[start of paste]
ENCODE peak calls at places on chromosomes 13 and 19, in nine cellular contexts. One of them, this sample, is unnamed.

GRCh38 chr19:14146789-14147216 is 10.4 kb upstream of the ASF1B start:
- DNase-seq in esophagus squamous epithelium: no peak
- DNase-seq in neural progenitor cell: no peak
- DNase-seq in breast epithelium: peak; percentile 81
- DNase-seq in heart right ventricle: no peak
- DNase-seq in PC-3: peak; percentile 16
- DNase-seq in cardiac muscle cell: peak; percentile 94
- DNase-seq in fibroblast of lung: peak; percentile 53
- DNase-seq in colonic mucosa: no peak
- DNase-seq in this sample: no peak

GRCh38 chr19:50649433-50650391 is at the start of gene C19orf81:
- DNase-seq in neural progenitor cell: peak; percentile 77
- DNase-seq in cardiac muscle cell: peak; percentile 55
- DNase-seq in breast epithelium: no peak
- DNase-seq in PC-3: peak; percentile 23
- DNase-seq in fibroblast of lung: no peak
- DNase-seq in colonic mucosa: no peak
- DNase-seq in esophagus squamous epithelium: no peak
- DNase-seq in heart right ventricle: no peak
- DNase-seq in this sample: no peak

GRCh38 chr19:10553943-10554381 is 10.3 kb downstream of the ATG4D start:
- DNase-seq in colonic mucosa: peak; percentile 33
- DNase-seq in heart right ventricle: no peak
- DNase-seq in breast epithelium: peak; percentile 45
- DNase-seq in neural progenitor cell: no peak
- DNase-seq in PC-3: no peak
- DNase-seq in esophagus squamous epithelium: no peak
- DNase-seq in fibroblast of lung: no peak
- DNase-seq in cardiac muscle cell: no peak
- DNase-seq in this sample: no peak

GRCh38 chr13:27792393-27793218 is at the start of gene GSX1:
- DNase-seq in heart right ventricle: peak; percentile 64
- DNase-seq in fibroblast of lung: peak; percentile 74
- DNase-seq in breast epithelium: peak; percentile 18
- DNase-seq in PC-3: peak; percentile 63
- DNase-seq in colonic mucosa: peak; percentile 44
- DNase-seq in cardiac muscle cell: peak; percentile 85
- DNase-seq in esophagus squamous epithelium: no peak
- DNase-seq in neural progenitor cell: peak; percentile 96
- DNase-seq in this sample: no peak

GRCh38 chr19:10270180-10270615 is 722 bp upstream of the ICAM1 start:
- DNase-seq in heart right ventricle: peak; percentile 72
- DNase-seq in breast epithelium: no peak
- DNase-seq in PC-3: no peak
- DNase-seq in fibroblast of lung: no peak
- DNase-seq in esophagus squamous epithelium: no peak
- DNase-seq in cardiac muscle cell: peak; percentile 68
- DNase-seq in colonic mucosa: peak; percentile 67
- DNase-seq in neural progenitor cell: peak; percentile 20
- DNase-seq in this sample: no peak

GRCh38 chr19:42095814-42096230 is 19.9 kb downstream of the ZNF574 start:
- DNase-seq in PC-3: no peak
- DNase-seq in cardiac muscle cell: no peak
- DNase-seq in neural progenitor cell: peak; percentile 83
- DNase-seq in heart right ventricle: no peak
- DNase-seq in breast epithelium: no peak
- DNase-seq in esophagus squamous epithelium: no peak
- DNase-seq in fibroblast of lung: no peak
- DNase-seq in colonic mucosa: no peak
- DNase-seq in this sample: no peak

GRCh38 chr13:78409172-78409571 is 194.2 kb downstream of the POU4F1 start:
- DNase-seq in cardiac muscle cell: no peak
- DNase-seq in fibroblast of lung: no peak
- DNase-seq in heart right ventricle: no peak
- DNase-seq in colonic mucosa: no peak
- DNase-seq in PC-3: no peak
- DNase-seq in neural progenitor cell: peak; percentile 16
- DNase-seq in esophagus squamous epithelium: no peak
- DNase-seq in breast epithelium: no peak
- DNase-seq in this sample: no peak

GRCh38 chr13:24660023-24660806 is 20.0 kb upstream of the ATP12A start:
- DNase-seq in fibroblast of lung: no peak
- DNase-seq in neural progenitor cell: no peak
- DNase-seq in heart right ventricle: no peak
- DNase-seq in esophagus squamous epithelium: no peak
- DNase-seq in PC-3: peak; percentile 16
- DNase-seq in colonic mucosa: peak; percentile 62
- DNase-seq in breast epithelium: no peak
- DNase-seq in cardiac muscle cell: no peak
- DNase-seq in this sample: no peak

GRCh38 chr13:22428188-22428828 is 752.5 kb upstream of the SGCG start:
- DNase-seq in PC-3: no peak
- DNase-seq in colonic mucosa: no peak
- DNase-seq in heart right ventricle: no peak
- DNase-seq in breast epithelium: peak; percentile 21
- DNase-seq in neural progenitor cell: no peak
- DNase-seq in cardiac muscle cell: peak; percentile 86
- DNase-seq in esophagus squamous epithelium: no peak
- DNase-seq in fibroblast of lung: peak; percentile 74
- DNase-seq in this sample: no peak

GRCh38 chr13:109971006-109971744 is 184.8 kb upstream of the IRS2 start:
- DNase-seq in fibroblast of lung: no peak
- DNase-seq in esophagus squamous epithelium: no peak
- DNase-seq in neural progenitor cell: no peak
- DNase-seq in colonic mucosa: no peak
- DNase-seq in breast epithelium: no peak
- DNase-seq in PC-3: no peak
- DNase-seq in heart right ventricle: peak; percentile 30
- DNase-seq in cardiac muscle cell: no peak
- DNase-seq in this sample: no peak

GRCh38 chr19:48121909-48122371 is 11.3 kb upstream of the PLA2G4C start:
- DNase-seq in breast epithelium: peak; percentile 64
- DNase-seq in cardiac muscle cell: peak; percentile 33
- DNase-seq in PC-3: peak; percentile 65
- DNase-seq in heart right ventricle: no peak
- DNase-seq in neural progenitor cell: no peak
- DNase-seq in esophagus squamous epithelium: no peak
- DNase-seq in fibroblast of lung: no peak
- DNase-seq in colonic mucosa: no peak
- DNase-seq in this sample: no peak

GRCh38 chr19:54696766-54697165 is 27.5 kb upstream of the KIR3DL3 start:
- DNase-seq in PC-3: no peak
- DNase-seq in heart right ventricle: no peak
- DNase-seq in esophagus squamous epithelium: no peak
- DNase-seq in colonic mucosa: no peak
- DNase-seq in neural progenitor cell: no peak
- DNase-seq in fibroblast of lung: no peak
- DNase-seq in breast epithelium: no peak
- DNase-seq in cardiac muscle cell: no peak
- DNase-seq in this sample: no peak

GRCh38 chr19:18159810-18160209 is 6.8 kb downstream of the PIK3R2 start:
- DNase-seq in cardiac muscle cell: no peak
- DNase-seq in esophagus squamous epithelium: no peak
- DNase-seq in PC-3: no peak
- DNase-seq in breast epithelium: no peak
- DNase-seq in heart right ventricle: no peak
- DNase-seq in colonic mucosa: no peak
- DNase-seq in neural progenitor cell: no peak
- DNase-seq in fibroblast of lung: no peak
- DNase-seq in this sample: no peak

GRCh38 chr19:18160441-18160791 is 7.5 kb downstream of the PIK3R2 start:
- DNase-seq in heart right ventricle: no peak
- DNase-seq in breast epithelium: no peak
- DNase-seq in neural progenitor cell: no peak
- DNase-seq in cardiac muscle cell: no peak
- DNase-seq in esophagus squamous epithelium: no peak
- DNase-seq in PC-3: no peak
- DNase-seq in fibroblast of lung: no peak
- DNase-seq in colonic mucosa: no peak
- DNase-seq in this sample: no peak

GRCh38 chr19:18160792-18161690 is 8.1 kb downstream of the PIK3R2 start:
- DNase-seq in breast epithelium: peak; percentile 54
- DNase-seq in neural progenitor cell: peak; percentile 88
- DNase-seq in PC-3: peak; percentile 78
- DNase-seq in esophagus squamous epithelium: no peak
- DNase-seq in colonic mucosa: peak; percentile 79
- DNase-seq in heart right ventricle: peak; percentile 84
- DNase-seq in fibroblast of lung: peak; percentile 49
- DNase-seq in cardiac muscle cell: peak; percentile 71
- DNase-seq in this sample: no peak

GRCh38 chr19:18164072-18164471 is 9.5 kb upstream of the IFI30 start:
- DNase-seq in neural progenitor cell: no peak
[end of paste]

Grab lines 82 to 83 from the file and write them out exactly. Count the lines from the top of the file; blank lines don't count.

GRCh38 chr13:22428188-22428828 is 752.5 kb upstream of the SGCG start:
- DNase-seq in PC-3: no peak